Frozen vegetables are a miracle, especially for people with busy schedules who can’t fathom the idea of sautéing fresh spinach or roasting cauliflower at the end of a long workday. But while that ice-cold block of broccoli may cut down on your cooking and cleanup time, does it actually provide you with the same nutrients as the fresh stuff?

The answer is a resounding “pretty much.” And depending on the type of fruit or vegetable you buy and the nutrients you’re looking for, frozen might even be better than fresh produce.

In 2015, Dr. Ali Bouzari and a team at the University of California, Davis, studied the vitamin content of eight fruits and vegetables (corn, carrots, broccoli, spinach, peas, green beans, strawberries, and blueberries), using both fresh and frozen samples. What they found was that while some produce lost a small amount of nutrients when frozen, there were times when they actually had more.

“It really depends which plant you’re talking about,” Dr. Bouzari said in an interview with The New York Times. And it’s true—while the frozen broccoli had more riboflavin than fresh, the opposite was true for peas. Broccoli was also found to have increased “phenols, carotenoids, chlorophyll, and also antioxidant capacity” when frozen. The biggest issue with frozen vegetables, according to the study, came with beta carotene in the peas, carrots, and spinach, which was found to “decrease drastically in some commodities.”

There’s good news if you’re always on the hunt for easy sources of fiber: the team found that the fluctuations in fiber content was dependent on the specific fruit or vegetable being tested, but on the whole, there was “no significant difference between fresh and frozen.”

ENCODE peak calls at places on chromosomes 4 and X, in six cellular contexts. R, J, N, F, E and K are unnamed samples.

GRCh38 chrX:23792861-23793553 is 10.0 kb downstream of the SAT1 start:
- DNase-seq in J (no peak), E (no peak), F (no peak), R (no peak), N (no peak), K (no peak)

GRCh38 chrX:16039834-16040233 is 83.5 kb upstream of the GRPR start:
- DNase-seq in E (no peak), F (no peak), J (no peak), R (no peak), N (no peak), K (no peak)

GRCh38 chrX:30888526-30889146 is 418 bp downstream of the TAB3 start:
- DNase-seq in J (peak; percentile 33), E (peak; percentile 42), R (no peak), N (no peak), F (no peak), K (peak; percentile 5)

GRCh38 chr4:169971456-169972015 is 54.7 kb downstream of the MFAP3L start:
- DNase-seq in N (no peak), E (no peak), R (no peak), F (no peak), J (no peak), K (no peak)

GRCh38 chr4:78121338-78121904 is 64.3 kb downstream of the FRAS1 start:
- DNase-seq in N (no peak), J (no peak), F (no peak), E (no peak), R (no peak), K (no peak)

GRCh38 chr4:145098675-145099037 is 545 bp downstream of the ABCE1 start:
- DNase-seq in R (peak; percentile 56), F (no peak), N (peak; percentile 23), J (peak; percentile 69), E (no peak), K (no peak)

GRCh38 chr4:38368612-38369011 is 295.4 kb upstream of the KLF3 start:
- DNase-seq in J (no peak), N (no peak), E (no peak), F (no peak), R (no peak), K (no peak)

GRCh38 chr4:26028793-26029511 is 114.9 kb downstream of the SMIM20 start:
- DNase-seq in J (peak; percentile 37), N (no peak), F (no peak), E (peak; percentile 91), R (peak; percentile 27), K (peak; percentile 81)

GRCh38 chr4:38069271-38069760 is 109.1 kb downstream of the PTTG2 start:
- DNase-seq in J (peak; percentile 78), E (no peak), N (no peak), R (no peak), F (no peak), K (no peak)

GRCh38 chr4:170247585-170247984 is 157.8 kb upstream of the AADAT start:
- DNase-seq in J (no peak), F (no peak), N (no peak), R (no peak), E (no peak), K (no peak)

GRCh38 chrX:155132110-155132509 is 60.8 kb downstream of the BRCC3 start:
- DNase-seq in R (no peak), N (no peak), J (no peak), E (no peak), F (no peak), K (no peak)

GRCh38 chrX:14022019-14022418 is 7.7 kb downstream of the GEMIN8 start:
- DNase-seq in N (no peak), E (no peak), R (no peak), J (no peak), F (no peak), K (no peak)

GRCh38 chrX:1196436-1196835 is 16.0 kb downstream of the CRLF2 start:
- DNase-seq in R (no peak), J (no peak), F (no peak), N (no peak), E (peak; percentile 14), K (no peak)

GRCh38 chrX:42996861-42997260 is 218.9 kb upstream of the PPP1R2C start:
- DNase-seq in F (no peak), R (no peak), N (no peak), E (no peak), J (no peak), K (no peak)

“Minerals like iron are almost bulletproof, and the fiber doesn’t care at all whether it’s heated or frozen,” Dr. Bouzari told The Times.

In another study, Ronald Pegg, associate professor of food science and technology at the University of Georgia, found that some frozen fruits and vegetables contained more vitamins A and C when compared to fresh produce that had been stored normally for five days. That’s because produce begins losing nutritional value over time, so once it’s picked, packaged, shipped to stores, and bought by you, your fruits and vegetables are always losing something. Frozen produce, in theory, would halt this process and get you fruits and vegetables at a more vitamin-rich stage.

“Freezing is nature’s pause button,” Pegg said. “It helps maintain the nutritional value of fresh vegetables, even during storage.”

So, fear not. Throw your frozen berries into shakes, cook that rock-hard block of spinach, and toss that icy corn into a big pot of turkey chili. You’ll be getting just as big of a nutritional bang for your buck. Maybe even more.